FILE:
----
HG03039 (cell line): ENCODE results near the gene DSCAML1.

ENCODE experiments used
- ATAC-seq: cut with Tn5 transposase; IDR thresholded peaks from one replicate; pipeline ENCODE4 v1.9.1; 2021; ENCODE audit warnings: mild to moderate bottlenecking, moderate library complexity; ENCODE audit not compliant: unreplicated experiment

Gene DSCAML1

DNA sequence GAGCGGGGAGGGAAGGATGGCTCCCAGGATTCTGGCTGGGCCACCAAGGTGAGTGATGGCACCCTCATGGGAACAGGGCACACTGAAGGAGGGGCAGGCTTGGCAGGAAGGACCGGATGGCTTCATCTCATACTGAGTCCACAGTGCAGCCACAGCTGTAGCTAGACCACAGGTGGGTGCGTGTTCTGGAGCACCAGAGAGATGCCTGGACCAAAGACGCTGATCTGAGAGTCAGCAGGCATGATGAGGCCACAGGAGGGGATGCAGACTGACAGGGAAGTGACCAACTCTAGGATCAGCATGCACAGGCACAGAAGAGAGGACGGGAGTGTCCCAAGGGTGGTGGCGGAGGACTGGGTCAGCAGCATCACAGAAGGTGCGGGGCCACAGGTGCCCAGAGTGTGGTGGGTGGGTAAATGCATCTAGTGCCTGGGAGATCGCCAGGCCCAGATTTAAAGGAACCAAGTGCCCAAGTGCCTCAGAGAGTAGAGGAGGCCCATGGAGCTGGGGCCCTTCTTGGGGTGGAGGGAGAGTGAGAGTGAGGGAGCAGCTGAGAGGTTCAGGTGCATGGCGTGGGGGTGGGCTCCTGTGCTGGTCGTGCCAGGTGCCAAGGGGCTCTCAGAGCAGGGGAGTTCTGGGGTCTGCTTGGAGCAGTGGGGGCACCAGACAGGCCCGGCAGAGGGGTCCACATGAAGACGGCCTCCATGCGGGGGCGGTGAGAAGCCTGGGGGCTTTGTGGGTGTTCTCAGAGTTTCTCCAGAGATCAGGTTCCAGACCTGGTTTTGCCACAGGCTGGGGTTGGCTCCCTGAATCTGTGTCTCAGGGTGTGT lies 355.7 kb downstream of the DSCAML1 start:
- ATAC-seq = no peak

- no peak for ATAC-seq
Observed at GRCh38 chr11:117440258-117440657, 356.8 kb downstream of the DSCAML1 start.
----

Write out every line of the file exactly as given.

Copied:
HG03039 (cell line): ENCODE results near the gene DSCAML1.

ENCODE experiments used
- ATAC-seq: cut with Tn5 transposase; IDR thresholded peaks from one replicate; pipeline ENCODE4 v1.9.1; 2021; ENCODE audit warnings: mild to moderate bottlenecking, moderate library complexity; ENCODE audit not compliant: unreplicated experiment

Gene DSCAML1

DNA sequence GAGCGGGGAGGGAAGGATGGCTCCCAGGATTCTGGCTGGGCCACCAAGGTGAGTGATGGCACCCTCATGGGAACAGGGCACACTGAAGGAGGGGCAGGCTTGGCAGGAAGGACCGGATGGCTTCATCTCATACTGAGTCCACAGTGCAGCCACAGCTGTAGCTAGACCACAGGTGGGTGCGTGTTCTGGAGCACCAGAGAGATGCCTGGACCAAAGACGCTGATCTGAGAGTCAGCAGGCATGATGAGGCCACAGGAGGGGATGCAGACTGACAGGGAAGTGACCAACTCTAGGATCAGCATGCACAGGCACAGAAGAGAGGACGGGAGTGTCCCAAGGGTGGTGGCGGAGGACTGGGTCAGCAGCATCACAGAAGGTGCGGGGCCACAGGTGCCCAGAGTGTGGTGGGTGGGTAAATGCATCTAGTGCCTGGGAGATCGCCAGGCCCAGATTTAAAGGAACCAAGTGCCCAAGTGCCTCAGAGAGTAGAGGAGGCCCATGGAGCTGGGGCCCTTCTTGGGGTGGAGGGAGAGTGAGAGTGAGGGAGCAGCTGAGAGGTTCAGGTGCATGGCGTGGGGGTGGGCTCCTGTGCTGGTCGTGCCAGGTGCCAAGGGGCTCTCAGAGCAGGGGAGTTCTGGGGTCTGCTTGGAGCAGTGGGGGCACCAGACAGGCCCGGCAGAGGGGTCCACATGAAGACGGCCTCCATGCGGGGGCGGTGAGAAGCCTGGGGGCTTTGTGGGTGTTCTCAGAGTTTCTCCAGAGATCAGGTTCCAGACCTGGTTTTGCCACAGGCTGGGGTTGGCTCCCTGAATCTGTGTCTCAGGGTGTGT lies 355.7 kb downstream of the DSCAML1 start:
- ATAC-seq = no peak

- no peak for ATAC-seq
Observed at GRCh38 chr11:117440258-117440657, 356.8 kb downstream of the DSCAML1 start.